A heavily armed group descends on a small-town supermarket. They gun down a customer, and announce that they are robbing the place. More killings ensue, but it soon becomes clear that this is no ordinary robbery. A strange form of triage is taking place that determines who is shot and who is allowed to live. Before long, only a handful of employees and customers remain, and it becomes clear that the attackers are not thieves at all, but in fact humanity’s last hope against an insidious alien invasion.
The title is utterly generic. It might as well be “Sci-Fi Horror Thriller.” And sure, the flick has its share of scenes of people creeping around nondescript interiors in the dark. But while one would be understandably tempted, at first glance, to dismiss Alien Raiders as yet another bit of filler for the Sci-Fi Channel (oops, sorry, that should be SyFy Channel) and the like, it is, on the contrary, a most engaging and reasonably suspenseful exercise. The monster effects are (wisely) kept in the shadows, making a virtue out of low-budget necessity, and the performances and writing are both sharp, making a very familiar scenario fresh again. The conclusion is telegraphed a little clumsily, but in the end, that’s a minor problem. There’s a real aura of desperation surround the characters, and one can’t help but root form them.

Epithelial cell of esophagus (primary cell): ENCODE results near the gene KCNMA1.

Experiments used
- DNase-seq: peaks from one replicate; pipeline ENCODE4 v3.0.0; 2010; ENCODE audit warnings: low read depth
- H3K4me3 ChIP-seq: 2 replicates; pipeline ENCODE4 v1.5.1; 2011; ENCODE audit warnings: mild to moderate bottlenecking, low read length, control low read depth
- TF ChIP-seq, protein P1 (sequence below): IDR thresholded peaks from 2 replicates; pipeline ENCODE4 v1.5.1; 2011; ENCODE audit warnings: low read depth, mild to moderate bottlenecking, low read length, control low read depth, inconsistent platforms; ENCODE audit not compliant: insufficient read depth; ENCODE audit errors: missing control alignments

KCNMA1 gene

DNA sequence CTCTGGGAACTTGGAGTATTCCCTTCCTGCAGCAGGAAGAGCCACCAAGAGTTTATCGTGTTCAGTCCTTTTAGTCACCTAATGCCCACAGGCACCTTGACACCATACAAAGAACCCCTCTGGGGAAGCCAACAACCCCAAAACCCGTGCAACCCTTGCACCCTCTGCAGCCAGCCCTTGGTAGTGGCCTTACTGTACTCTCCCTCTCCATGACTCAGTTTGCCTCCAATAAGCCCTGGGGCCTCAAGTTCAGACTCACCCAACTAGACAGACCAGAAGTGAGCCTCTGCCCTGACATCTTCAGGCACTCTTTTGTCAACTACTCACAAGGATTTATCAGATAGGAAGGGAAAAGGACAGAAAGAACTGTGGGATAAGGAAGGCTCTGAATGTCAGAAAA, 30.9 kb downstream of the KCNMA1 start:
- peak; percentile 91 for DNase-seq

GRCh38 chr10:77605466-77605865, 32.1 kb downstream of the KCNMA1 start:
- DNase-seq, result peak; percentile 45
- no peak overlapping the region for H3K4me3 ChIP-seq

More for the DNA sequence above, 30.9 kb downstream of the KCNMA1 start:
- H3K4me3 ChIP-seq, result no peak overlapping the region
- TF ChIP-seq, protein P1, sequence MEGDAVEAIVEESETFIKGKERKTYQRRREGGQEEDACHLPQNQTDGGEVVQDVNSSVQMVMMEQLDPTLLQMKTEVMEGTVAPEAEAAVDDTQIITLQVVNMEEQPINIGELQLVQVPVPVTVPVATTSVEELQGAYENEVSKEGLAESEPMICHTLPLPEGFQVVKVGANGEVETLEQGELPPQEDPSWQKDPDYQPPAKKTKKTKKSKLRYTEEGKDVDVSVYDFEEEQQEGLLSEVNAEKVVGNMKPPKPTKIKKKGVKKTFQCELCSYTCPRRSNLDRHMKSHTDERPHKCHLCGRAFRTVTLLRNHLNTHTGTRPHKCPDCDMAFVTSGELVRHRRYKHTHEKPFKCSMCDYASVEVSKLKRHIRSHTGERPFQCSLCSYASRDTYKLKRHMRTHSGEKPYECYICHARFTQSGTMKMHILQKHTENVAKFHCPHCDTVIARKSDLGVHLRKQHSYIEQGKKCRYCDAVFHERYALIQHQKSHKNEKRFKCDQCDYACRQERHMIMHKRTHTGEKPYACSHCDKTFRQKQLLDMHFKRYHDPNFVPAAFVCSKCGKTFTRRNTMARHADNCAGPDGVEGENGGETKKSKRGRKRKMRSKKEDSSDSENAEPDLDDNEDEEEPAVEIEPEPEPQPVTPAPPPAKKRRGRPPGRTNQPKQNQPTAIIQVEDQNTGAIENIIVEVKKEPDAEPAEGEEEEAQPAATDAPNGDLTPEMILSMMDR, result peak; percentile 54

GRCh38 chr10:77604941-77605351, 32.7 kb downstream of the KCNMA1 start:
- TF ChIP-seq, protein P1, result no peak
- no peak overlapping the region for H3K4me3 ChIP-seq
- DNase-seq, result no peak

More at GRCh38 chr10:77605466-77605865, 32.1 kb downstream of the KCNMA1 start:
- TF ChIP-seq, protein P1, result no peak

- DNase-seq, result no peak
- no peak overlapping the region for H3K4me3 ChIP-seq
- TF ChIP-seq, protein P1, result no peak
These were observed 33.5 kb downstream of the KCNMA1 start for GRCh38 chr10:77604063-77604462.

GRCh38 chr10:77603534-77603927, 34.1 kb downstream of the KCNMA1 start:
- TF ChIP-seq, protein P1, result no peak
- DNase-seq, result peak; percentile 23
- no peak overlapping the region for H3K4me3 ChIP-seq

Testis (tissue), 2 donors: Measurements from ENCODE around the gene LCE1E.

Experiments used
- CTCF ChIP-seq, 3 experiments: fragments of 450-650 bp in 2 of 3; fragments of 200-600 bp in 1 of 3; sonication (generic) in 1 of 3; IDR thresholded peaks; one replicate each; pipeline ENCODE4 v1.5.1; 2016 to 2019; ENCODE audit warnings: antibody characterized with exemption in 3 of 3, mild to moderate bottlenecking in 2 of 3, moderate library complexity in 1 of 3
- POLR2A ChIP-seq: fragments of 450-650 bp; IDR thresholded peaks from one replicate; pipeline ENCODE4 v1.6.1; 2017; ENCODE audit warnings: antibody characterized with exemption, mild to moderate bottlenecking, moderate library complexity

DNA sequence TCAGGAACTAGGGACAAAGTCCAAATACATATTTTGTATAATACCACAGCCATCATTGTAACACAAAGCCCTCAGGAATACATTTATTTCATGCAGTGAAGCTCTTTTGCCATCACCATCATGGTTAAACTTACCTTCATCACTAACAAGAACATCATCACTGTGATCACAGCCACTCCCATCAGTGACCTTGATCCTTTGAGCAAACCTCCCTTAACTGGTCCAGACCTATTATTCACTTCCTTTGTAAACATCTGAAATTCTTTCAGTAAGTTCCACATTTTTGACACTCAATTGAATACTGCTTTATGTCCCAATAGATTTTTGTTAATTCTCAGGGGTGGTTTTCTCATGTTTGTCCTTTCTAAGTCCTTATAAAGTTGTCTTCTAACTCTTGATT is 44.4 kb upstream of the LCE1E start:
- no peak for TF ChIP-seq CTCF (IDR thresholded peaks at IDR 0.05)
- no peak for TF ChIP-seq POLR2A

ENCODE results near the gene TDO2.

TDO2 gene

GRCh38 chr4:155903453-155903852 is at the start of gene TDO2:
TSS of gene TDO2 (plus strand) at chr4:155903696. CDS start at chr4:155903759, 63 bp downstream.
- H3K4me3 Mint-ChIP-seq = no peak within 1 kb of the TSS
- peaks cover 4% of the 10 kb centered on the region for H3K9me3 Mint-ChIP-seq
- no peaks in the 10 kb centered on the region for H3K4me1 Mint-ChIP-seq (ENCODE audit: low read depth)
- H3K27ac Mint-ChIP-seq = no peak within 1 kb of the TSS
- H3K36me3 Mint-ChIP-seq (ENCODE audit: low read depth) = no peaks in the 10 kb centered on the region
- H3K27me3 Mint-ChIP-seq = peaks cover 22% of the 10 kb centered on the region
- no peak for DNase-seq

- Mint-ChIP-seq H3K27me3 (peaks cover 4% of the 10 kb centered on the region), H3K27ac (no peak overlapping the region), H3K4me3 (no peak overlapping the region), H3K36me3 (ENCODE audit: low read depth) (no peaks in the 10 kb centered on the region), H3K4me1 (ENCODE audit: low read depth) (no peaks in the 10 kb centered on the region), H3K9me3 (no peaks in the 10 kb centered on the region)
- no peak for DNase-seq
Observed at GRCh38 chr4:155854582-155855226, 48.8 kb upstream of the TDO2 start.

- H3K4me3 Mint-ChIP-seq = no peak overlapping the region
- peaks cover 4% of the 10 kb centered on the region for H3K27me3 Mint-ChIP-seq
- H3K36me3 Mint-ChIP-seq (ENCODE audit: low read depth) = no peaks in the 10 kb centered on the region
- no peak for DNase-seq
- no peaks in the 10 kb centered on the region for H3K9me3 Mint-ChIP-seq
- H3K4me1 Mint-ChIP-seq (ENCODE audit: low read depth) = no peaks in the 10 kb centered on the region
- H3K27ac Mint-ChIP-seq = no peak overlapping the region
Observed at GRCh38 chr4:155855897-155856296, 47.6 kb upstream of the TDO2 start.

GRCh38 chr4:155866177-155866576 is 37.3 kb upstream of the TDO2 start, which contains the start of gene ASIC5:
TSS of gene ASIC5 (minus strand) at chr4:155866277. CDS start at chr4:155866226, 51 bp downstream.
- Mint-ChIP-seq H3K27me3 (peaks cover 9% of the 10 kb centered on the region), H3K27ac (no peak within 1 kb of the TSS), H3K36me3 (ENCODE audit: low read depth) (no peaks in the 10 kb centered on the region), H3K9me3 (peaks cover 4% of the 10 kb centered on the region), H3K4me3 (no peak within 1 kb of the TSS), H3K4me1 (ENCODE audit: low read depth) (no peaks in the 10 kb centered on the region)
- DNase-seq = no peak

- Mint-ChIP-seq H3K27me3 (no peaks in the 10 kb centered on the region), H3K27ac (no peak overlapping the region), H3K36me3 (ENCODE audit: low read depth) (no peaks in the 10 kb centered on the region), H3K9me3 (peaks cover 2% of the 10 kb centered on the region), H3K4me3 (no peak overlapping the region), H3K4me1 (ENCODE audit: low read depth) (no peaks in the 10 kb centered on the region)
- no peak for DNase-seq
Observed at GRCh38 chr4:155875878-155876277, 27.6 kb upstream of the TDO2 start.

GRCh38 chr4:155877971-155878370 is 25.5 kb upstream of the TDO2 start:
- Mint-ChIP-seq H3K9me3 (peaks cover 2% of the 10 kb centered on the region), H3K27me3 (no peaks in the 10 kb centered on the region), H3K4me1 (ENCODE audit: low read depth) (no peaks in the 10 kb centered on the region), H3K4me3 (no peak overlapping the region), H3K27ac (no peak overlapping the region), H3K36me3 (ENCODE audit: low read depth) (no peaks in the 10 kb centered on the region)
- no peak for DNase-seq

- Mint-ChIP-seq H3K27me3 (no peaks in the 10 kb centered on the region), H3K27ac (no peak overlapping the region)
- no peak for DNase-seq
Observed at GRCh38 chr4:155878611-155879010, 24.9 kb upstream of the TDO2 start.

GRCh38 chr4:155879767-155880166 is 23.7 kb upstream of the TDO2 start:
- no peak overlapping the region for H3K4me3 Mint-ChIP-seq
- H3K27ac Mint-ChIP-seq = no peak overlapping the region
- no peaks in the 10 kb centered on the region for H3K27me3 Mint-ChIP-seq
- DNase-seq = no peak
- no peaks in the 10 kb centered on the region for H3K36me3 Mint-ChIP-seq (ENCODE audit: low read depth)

For all that the bulk of the movie takes place in a supermarket with the lights out, the image, however dark, is never murky. The contrasts and blacks are very strong, as are the colours (lots of nice, crimson gore). There are no problems with grain or edge enhancement, either. The layer transition, though, is extremely clumsy, coming right in the middle of a character’s speech. The aspect ratio is the usual 1.78:1 anamorphic widescreen.
The rather spare nature of the film means that there aren’t a great many opportunities for elaborate sound design, though the score certainly makes full use of the 5.1 surround. When an opportunity does arise, however, the results are pretty impressive. The most persuasive examples being the occasional deafening gunshot, and the huge alien roar that understandably freaks the entire cast out.
Hidden Terror: The Making of Alien Raiders: (8:25) Nothing special here. Your standard “everything’s great!” promo featurette.
Blood, Sweat and Fears: The Special Effects of Alien Raiders: (2:56) A featurette more specific in content, but also very short.
Tape #9: Sterling Explains Alien: (5:56). This is a bit more interesting. It’s the full version of a videotape we see a portion of in the film, where team member Sterling (Courtney Ford) gives us the 101 on the alien biology.
Tape #12: Spookie’s Job: (4:06) This is similar to the above, only it deals with the psychic on the team, and none of this footage shows up in the film itself.
Whitney Cam: (8:46) Video web posts from heroine Whitney (Samantha Streets).
Trailers: Six of them, including the one for Alien Raiders.
Alien Raiders is not going to change the horror/SF world as we know it. But it is an intelligent little B-picture, delivering exactly what it promises, and sometimes, that’s good enough.